Journal of Comparative Physiology B

, Volume 183, Issue 2, pp 269–277

Hibernation patterns of Turkish hamsters: influence of sex and ambient temperature

Authors

    • Department of Integrative BiologyUniversity of California Berkeley
  • George Nguyen
    • Department of Integrative BiologyUniversity of California Berkeley
  • Kristine Harman
    • Department of Integrative BiologyUniversity of California Berkeley
  • Irving Zucker
    • Department of Integrative BiologyUniversity of California Berkeley
    • Department of PsychologyUniversity of California
Original Paper

DOI: 10.1007/s00360-012-0706-3

Cite this article as:
Batavia, M., Nguyen, G., Harman, K. et al. J Comp Physiol B (2013) 183: 269. doi:10.1007/s00360-012-0706-3

Abstract

Turkish hamsters (Mesocricetus brandti) are a model organism for studies of hibernation, yet a detailed account of their torpor characteristics has not been undertaken. This study employed continuous telemetric monitoring of body temperature (Tb) in hibernating male and female Turkish hamsters at ambient temperatures (Tas) of 5 and 13 °C to precisely characterize torpor bout depth, duration, and frequency, as well as rates of entry into and arousal from torpor. Hamsters generated brief intervals of short (<12 h), shallow test bouts (Tb > 20 °C), followed by deep torpor bouts lasting 4–6 days at Ta = 5 °C and 2–3 days at Ta = 13 °C. Females at Ta = 5 °C had longer bouts than males, but maintained higher torpor Tb; there were no sex differences at Ta = 13 °C. Neither body mass loss nor food intake differed between the two Tas. Hamsters entered torpor primarily during the scotophase (subjective night), but timing of arousals was highly variable. Hamsters at both Tas generated short, shallow torpor bouts between deep bouts, suggesting that this species may be capable of both hibernation and daily torpor.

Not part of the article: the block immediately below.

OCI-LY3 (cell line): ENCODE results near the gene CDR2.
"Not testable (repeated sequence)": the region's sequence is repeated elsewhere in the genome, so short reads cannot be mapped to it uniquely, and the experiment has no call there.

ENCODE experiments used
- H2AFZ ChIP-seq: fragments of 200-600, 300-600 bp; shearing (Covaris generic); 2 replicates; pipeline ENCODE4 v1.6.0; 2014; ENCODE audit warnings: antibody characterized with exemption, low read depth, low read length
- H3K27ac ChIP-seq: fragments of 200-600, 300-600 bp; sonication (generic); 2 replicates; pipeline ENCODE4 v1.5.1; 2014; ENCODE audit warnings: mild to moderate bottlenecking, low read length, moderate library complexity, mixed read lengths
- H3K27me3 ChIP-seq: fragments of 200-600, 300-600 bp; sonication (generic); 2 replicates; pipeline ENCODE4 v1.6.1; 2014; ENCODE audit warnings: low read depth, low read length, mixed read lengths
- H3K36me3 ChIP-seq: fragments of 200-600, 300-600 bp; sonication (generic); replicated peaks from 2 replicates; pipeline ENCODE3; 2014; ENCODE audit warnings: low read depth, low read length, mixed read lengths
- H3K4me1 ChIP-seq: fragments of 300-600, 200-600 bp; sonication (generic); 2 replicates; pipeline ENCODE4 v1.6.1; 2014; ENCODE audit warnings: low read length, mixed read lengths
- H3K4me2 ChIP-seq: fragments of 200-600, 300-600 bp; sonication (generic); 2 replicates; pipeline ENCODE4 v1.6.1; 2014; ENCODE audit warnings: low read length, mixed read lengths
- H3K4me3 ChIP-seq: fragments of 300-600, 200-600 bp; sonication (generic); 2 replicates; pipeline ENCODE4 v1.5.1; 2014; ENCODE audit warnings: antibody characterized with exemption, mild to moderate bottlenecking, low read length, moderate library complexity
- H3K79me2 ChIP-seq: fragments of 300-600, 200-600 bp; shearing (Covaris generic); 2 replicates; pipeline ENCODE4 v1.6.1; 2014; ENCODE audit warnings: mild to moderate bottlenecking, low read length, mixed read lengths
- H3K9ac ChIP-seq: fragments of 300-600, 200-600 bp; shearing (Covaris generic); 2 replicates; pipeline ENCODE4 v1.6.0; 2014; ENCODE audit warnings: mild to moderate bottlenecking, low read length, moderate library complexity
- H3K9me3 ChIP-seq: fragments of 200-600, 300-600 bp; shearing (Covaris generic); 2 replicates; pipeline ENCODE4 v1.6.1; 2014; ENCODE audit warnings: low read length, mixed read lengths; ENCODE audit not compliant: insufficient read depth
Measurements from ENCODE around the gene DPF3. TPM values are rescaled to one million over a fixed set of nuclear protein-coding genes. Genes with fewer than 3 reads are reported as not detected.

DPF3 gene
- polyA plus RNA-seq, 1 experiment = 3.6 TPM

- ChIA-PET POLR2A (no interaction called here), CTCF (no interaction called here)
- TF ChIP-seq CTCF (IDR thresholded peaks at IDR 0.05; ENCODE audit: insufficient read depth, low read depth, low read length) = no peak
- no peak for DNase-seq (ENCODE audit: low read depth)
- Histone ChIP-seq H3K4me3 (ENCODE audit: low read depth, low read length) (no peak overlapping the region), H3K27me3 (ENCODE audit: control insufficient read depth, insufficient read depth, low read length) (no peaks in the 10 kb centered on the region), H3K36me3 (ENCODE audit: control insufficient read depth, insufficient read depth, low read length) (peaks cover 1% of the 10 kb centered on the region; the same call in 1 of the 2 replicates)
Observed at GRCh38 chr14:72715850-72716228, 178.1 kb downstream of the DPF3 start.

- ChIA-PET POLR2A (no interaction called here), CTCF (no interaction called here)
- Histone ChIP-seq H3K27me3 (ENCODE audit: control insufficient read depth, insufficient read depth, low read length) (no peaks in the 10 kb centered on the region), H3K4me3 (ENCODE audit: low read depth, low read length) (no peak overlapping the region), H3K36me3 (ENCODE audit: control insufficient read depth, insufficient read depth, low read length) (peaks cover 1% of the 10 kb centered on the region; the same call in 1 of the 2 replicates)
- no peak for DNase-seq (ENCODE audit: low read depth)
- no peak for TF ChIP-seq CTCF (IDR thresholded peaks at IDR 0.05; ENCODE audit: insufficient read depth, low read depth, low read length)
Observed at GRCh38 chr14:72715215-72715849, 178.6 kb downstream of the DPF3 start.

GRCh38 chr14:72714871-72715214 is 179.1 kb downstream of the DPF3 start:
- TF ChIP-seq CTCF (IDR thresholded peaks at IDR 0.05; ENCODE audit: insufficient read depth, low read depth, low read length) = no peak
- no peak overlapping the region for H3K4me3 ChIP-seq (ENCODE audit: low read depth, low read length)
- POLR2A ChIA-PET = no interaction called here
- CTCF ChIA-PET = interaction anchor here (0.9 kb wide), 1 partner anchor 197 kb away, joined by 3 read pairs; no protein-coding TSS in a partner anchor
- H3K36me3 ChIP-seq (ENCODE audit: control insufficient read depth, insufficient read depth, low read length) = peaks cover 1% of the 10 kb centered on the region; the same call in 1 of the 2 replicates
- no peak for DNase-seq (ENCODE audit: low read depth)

Keywords

Turkish hamsterHibernationTorporSex differencesFood intake

Abbreviations

Tb

Body temperature

Ta

Ambient temperature

IBI

Interbout interval

Copyright information

© Springer-Verlag 2012